For any building to be efficient and effective the way people move around it needs careful management. One of the prime ways that good people-flow gets disrupted is when people get lost.
In busy working buildings there are always plenty of visitors and staff who might struggle to navigate. Even in a large but familiar office, it's possible to get lost on your way to an unfamiliar location – be it the post room or a meeting on another floor. It's a common cause for complaint from staff or tenants to facilities managers. So what causes problems for people finding their way around?
People get lost because their previous experience of buildings gives them certain expectations about their layout. Problems occur when their preconceptions don’t match reality.
Our brains interpret and store spatial information, but even in your own office environment distances and locations can be misremembered. In the absence of artificial cues it’s simple to get lost among the beige walls and cubicles of a typical office.
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Believe it or not, there's a science to getting around. It’s called wayfinding – and it's not always easy to get right. Poorly thought-through, missing or overdone wayfinding solutions can make for inefficient offices. Ineffective wayfinding systems cost businesses time and money as people spend time searching for a desired location – eating in to the working day and delaying meetings.
If a wayfinding system is inadequate, people rely on nearby staff to direct them to their destination. Users may also become so frustrated with the environment that they will not return – a particularly important point in a retail environment.
Typically, information such as signs and maps are viewed for less than a second. People make quick judgements and if they can't absorb the information they need to find their way or complete a task easily and quickly, they’ll look elsewhere. So simply putting up signs to help people find their way won't necessarily solve the problem.
Most office environments are guilty of being unnecessarily noisy and cluttered and this makes it hard for people to take in information. In fact, when people suffer information overload, they compensate by taking in even less information. This means they could be unable to take in the information they need, even if they are looking at it!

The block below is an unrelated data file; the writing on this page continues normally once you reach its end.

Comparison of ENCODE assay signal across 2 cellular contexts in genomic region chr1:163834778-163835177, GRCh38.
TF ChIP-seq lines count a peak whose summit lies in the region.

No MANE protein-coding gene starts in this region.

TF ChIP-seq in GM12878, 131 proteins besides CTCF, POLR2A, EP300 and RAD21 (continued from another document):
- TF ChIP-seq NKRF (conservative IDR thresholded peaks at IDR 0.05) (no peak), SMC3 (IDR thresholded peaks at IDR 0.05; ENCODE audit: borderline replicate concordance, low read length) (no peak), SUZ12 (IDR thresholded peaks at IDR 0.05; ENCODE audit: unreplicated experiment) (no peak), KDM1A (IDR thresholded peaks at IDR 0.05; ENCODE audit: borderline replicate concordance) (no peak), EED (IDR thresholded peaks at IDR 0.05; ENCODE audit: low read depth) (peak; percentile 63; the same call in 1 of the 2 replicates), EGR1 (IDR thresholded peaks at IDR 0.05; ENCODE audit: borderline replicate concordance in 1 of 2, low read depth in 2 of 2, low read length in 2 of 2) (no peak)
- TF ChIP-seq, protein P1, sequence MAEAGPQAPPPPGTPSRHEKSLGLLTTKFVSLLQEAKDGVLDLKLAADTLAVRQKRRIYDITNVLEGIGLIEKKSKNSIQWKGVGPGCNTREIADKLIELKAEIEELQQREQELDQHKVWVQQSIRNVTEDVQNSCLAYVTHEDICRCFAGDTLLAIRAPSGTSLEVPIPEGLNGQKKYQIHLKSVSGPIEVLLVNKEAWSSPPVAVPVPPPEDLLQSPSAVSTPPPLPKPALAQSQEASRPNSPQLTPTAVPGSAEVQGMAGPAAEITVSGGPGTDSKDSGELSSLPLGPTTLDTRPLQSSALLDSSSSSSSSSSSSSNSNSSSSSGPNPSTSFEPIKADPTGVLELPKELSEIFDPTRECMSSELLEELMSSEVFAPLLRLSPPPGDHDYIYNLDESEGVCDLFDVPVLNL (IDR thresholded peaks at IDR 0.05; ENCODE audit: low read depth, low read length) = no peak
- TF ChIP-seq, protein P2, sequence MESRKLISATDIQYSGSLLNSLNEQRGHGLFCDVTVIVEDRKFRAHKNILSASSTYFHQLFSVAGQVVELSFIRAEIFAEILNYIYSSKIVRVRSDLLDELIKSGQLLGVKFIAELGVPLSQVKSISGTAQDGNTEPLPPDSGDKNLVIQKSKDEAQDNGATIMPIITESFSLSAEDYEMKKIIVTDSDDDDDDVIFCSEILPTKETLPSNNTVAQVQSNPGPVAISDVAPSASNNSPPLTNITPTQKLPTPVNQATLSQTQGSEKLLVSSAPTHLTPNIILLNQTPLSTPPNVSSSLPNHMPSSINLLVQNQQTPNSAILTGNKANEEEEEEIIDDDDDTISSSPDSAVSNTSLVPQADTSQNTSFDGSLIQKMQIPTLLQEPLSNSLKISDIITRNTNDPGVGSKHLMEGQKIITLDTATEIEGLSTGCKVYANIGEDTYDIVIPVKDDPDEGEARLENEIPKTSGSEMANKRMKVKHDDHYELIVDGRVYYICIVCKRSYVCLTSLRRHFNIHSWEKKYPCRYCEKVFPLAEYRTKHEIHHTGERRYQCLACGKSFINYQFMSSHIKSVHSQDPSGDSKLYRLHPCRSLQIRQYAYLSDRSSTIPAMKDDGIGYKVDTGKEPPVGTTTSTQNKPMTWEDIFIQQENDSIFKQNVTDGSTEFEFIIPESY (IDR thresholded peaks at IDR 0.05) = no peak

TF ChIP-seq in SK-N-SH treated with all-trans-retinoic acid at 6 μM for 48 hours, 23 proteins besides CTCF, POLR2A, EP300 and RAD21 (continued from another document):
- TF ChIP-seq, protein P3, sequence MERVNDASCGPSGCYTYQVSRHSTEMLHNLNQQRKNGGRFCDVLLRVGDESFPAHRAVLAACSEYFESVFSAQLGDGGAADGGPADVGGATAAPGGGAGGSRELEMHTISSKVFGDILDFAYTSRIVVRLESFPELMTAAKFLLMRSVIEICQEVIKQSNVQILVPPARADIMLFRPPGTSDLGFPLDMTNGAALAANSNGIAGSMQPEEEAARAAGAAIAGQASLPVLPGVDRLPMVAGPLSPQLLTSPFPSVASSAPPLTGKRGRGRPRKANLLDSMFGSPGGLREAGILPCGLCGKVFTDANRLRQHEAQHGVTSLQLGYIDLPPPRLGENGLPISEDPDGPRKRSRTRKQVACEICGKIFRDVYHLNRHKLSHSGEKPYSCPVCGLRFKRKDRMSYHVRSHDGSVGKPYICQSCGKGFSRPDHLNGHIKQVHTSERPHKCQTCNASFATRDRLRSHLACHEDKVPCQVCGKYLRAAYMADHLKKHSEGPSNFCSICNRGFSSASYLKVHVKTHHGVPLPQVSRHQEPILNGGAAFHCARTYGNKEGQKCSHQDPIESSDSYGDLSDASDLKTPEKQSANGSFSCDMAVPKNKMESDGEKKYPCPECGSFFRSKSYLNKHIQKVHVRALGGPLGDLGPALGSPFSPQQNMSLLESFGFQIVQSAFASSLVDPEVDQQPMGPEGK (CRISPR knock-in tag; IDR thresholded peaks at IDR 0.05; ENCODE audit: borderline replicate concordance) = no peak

How to fix the wayfinding problem
Wayfinding is basically problem-solving in space - which means that psychology and behavioural economics can help. It's about knowing where you are in a building or an environment, knowing where your desired location is, and knowing how to get there from your present location. Good wayfinding in buildings boils down to three questions:
- What do you see? Poor lighting could leave people simply unable to see your buildings signs.
- Why did you see it? Good use of lines of sight (such as positioning signs at eye-height at junctions) could mean your signs stand out and are ultra-visible.
- What did you do with the information? Well-done signage will enable people to act on the information they see.
A good wayfinding system gives strong indicators of where a person is and how they can get to their destination. But they also need these indicators at the right time – at corridor junctions, lobbies, open-plan areas and so on. Wayfinding needs to work with the obvious landmarks of the environment, which could be any permanent and stand-out feature.
Remember, it has to work for different people in different circumstances: staff members, visitors, suppliers and delivery people. For this reason signs need to be designed to be understandable at their most basic level. An effective wayfinding system has to help people without making them think. This means that the messaging and visuals must be:
How StepJockey can help
Beyond basic journeys around an office, wayfinding systems can be used to trigger positive behaviour change in the workplace. StepJockey does just this.
StepJockey Smart Signs are both informational and directional. The signs point the way to the stairs, but also provide information about the health benefits of taking the stairs.
StepJockey Smart Signs are based on the principles of good sign design. Our expert surveyors will give your organisation a full strategic understanding of how best to use the signage and which package will be the most cost-effective for your working environment. StepJockey’s installation experts pinpoint the key locations in your building that fulfil the criteria for great signage.
In fact, they work so well that they are even reported by facilities managers to have improved time taken in fire drills because staff have have become familiar with using the stairs.
So the next time you get lost in an office building, find a stairwell, and then take the stairs!
If you're having trouble with inefficient people flow, StepJockey has ways to help, so get in touch today.Send us a message
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